Seattle Council candidate regrets not voting in past 10 elections

Jul 25, 2023, 1:24 PM | Updated: 1:54 pm

The Gee & Ursula Show is doing a series of interviews with Seattle City Council candidates who represent downtown. Today’s interview is with challenger Olga Sagan, owner of Piroshky Piroshky (7th District) who is running against incumbent Andrew Lewis; challengers Isabelle Kerner, business owner; Robert Kettle, retired U.S. Navy; Aaron Marshall, Seattle Police Officer; and Wade Sowders, software engineer at Amazon. The 7th District represents downtown, Queen Anne, and Interbay. 

Olga Sagan said she “made a mistake” by not voting in the past 10 municipal elections.

“I’m an example of ‘it’s never too late.’ I was a happy business owner doing my thing,” the candidate for the 7th District of the Seattle City Council said on The Gee & Ursula Show. “And [voting] did not affect me in any way, shape, or form. I was focusing on the business. And I realized the mistake I have made by not voting. And now I’m just not voting, I’m running for a seat.”

Gee & Ursula 7th District candidate interviews: Incumbent Andrew Lewis

“In your campaign literature, you say that if people are happy with the current state of downtown, they should vote for the incumbent,” Ursula Reutin said. “But if they want to see change, they should vote for you. What specifically, would you do differently from what Councilman Andrew Lewis has done in these past four years?”

“A little over a month ago, people were using drugs outside my store, which is inappropriate and unacceptable for our downtown,” Sagan responded. “I have a very different perspective than Andrew or some other people who are running for this position.”

Sagan said being a woman in downtown is still not safe.

“I’m not sure how are we living in the greatest country in the world, and I’m afraid to go out in the evening with my daughter,” Sagan said. “So that’s No. 1 priority for me is making sure it is safe for everyone in downtown Seattle. And you know, I come from a business background. So I don’t mind paying taxes. I don’t mind investing in the community, but I just don’t see the rate of return on my investment as a resident and as a business owner. So I’m not sure where the money is going.”

Ursula asked what Sagan thinks the city council should be doing to address the homelessness crisis.

“I think we should start by not calling it the ‘homelessness crisis,’ but calling it ‘mental illness and drug addiction’ because I believe that a lot of homelessness is caused by mental illness and drug addiction,” Sagan continued. “Our homelessness budget went from $100 million to $200 million to $380 million this year. And we [are] still not seeing the results.”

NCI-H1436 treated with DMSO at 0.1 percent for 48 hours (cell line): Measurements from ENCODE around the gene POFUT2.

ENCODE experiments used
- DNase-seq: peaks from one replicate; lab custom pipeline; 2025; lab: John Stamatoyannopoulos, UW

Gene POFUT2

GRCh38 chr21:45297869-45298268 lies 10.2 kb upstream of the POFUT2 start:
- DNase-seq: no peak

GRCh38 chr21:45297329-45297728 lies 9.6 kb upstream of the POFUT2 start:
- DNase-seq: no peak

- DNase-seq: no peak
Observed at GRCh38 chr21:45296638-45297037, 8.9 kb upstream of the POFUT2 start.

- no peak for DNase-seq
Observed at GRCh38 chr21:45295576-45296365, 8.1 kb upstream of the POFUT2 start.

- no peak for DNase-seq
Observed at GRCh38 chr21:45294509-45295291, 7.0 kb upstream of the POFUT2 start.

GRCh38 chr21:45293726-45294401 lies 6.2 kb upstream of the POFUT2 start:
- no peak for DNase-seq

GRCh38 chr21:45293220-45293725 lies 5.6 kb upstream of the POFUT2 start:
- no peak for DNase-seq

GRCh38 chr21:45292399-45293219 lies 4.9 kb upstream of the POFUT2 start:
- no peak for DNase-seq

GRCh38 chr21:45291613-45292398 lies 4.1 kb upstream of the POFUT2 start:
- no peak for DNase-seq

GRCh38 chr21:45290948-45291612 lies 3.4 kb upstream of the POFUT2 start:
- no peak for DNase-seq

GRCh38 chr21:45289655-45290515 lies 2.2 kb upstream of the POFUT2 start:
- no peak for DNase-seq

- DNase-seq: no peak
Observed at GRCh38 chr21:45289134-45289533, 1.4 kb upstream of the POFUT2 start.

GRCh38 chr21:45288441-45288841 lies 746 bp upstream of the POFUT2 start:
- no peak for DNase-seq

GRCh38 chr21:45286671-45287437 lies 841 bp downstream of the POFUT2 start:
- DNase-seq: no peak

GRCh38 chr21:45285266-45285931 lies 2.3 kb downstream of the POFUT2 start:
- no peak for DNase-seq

Sagan believes Seattle needs to re-assess all the programs funded by tax dollars.

“We can look into unified care programs and really see the result of those programs. Because our homelessness problem is up by 6% in the last three years. But our budget went up by 400%. I just don’t see the logic behind that.”

Gee Scott challenged Sagan on the premise that all homelessness is related to mental health and drug problems.

“I myself was homeless in 2009. And I didn’t have a mental health problem. And I didn’t have a drug problem. What do you say to those out here who just can’t flat-out afford to live because of the cost of living?”

“You are one of many people I have met who are not the majority, but the minority of people who are struggling on the street,” explained Sagan.

More Gee & Ursula: Mayor Bruce Harrell hints at possible drug ordinance

Sagan used the example of a homeless person she knows who can not find a job.

“The reason she cannot find a job is because the shelters and facilities that we have available are very, very restrictive. For example, she needs to be checked in by 7 p.m. She works in the restaurant industry and works until 7 p.m. Some restaurants cannot hire a cook that needs to be at home by 7 p.m. The shelters that are available are just not in touch with the reality of things.”

Sagan agreed with Gee that affordability is a problem.

“But we also have to look at we have 30,000 available homes right now in Seattle. So how do we take that 30,000 available apartments or condos? And how do we incentivize landlords to create some sort of — we talked about vacancy tax or something similar to that — to bring the prices down so people can afford living in downtown?”

As for downtown revitalization, Sagan does not believe the city needs to provide $500,000 in investments in improvements.

“But as you know, there are still many empty storefronts in downtown Seattle,” Ursula stated. “As a council member, if you are elected, what would you be advocating to make downtown Seattle more attractive to new businesses?”

“It’s very important to look at hard data,” Sagan said. “So we really need to go beyond what politicians are saying and look up at the numbers ourselves and look for the facts.”

Listen to Gee Scott and Ursula Reutin weekday mornings from 9 a.m. – 12 p.m. on KIRO Newsradio, 97.3 FM. Subscribe to the podcast here.

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Seattle Council candidate regrets not voting in past 10 elections